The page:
FIG. 3 shows spacer oxide layer 28 formed over discrete structure 20. In an exemplary embodiment, spacer oxide layer 28 may be formed using plasma enhanced oxidation and may include a thickness of about 400 angstroms but in other exemplary embodiments, spacer oxide layer 28 may be formed using other techniques and may include different thicknesses. Spacer oxide layer 28 includes horizontal portions 32 and sidewall portions 30. Deposition conditions are advantageously chosen such that spacer oxide film 28 is a conformal film.
An aspect of the invention is that the blanket oxide etching process carried out to form spacers from spacer oxide film 28, can completely etch all horizontal portions of spacer oxide film 28 to ensure that oxide bridges are not present between the individual mirror structures formed from respective discrete structures 20, but will not attack upper oxide layer 16 due to the presence of superjacent protect layer 12. Conventional blanket oxide etching processes can be used to etch spacer oxide film 28 to produce spacers. More particularly, the etching process removes all horizontal portions of spacer oxide layer 28 and forms spacers 34 from the vertical portions as shown in FIG. 4. The etch is terminated when the horizontal portions of spacer oxide layer 28 have been removed i.e., “cleared” and surfaces 36 and 26 of protect layer 12 and release layer 4, respectively, are exposed. The etch process can be terminated using various conventional endpointing techniques that indicate when substantially all of the horizontal portions of spacer oxide film 28 have been cleared and surfaces 26 and 36, formed of another material, have been exposed. Release layer 4 and protect layer 12 are formed of materials that provide high selectivity to an oxide such that etching conditions used to etch spacer oxide film 28 do not substantially attack the “etch stop” films—release layer 4 and protect layer 12. While spacers 34 may extend to, or may be receded below, surface 36, oxide spacers 34 bound and protect the lateral portions of reflective layer 8 that form sidewalls 22. Upper oxide layer 16 is not attacked during the spacer etch process due to the presence of superjacent protect layer 12.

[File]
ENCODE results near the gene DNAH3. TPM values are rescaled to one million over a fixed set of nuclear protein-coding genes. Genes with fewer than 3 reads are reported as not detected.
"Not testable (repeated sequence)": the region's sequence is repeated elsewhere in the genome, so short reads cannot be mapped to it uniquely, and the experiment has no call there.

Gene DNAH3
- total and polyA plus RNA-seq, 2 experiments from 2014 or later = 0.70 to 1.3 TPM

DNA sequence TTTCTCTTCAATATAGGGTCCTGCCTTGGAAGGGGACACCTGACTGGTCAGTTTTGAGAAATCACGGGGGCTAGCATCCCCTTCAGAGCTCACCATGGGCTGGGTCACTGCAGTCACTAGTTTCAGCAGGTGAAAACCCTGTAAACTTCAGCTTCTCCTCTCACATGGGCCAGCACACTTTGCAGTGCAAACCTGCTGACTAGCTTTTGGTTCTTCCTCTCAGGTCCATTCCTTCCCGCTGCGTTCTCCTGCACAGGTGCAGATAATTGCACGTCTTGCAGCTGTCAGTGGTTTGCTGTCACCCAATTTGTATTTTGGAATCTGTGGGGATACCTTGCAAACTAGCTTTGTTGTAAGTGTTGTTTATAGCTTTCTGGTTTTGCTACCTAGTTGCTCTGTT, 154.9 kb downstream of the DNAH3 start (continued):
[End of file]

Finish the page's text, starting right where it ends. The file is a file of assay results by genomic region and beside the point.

The structure shown in FIG. 4 is then subjected to a selective etch process that removes release layer 4 and protect layer 12 as shown in FIG. 5. Advantageously, release layer 4 and protect layer 12 may be formed of the same material and are equally etchable during the etching process which substantially does not etch the oxide layers or spacers or reflective layer 8. The selective etching process used to etch protect layer 12 and release layer 4 leaves upper oxide layer 16 substantially intact. Various etch chemistries may be used depending on the composition of release layer 4 and protect layer 12. Void 42 is produced between MEMS mirror structure 40 and substrate 2. MEMS mirror structure 40 is spaced from substrate 2 by distance 14, equivalent to thickness 14 of the removed release layer 4 shown in the previous figures. MEMS mirror structure 40 is anchored to substrate 2 by anchor 44 outlined in dashed lines to indicate a structure behind the plane of the cross-sectional view of FIG. 5.
The preceding merely illustrates the principles of the invention. It will thus be appreciated that those skilled in the art will be able to devise various arrangements which, although not explicitly described or shown herein, embody the principals of the invention and are included within its spirit and scope. Furthermore, all examples and conditional language recited herein are principally intended expressly to be only for pedagogical purposes and to aid the reader in understanding the principals of the invention and the concepts contributed by the inventors to furthering the art, and are to be construed as being without limitation to such specifically recited examples and conditions. Moreover, all statements herein reciting principles, aspects, and embodiments of the invention, as well as specific examples thereof, are intended to encompass both structural and functional equivalents thereof. Additionally, it is intended that such equivalents include both currently known equivalents and equivalents developed in the future, i.e., any elements developed that perform the same function, regardless of structure.
This description of the exemplary embodiments is intended to be read in connection with the figures of the accompanying drawing, which are to be considered part of the entire written description. In the description, relative terms such as “lower,” “upper,” “horizontal,” “vertical,”, “above,” “below,” “up,” “down,” “top” and “bottom” as well as derivatives thereof (e.g., “horizontally,” “downwardly,” “upwardly,” etc.) should be construed to refer to the orientation as then described or as shown in the drawing under discussion. These relative terms are for convenience of description and do not require that the apparatus be constructed or operated in a particular orientation. Terms concerning attachments, coupling and the like, such as “connected” and “interconnected,” refer to a relationship wherein structures are secured or attached to one another either directly or indirectly through intervening structures, as well as both movable or rigid attachments or relationships, unless expressly described otherwise.
Although the invention has been described in terms of exemplary embodiments, it is not limited thereto. Rather, the appended claims should be construed broadly, to include other variants and embodiments of the invention, which may be made by those skilled in the art without departing from the scope and range of equivalents of the invention.